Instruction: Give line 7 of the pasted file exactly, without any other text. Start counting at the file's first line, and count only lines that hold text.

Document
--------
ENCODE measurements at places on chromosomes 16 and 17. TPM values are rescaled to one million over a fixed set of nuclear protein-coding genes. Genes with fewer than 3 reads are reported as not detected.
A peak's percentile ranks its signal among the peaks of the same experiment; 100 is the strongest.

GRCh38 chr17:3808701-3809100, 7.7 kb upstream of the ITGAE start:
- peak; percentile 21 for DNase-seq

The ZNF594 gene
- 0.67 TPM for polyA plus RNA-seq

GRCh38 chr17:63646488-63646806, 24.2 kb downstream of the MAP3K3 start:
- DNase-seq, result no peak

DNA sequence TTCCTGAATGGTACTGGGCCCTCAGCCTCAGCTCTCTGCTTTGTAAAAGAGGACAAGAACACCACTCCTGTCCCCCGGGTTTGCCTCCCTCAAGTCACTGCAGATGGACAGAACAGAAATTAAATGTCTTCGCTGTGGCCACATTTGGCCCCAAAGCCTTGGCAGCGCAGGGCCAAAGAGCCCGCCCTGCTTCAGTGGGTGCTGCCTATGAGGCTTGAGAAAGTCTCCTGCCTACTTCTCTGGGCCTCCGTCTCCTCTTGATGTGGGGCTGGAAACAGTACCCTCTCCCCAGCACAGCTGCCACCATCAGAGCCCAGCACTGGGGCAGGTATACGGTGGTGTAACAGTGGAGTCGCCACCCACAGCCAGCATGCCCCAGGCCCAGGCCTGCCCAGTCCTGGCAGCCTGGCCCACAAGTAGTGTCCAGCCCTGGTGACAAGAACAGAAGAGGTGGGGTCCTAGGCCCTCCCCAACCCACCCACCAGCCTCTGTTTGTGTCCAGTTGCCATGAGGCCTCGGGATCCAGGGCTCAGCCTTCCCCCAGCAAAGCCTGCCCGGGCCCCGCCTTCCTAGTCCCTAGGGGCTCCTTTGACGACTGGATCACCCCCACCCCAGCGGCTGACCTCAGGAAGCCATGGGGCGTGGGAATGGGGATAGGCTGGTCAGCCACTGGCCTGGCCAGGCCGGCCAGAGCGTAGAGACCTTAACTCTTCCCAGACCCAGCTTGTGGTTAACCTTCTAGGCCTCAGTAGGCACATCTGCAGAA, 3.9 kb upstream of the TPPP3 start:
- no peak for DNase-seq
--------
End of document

GRCh38 chr17:63646488-63646806, 24.2 kb downstream of the MAP3K3 start: